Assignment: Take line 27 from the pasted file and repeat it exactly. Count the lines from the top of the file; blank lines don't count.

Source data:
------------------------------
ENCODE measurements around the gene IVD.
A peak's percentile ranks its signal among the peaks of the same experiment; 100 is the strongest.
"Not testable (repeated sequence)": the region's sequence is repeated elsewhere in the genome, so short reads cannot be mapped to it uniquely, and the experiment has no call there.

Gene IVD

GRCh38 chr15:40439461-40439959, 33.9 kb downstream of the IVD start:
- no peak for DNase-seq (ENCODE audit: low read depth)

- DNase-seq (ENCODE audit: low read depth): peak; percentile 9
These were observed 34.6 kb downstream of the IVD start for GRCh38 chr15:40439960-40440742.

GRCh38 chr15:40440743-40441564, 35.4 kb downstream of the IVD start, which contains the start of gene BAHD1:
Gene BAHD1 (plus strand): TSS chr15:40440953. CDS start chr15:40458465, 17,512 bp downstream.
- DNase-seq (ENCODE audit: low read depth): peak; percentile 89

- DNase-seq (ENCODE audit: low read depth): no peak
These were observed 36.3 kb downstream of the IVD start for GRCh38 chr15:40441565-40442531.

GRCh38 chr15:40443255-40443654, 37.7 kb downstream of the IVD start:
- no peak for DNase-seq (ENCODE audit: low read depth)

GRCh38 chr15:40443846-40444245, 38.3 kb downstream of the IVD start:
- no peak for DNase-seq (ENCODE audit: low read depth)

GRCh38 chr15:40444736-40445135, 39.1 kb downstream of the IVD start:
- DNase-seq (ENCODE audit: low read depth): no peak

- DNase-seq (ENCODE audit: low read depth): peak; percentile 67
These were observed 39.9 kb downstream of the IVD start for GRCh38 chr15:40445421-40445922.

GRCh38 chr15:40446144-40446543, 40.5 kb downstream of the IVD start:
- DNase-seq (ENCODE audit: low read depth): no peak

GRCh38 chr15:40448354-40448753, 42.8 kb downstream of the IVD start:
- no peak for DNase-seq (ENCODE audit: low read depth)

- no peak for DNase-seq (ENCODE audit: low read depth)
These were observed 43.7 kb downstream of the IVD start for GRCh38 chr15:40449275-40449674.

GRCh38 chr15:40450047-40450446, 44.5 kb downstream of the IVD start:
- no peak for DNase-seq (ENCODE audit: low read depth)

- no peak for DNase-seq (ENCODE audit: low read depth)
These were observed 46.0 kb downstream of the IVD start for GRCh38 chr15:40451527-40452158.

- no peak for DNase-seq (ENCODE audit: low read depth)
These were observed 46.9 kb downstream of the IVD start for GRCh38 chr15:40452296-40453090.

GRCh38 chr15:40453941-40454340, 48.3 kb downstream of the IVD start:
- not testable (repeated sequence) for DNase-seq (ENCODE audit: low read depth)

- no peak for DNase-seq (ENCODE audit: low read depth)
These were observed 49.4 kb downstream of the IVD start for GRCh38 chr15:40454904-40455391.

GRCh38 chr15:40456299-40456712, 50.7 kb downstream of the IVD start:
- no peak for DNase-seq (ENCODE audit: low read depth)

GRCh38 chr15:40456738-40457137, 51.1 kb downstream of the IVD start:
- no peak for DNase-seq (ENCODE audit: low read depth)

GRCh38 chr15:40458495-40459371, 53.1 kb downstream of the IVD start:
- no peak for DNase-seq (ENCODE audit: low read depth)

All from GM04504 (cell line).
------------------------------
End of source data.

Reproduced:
These were observed 43.7 kb downstream of the IVD start for GRCh38 chr15:40449275-40449674.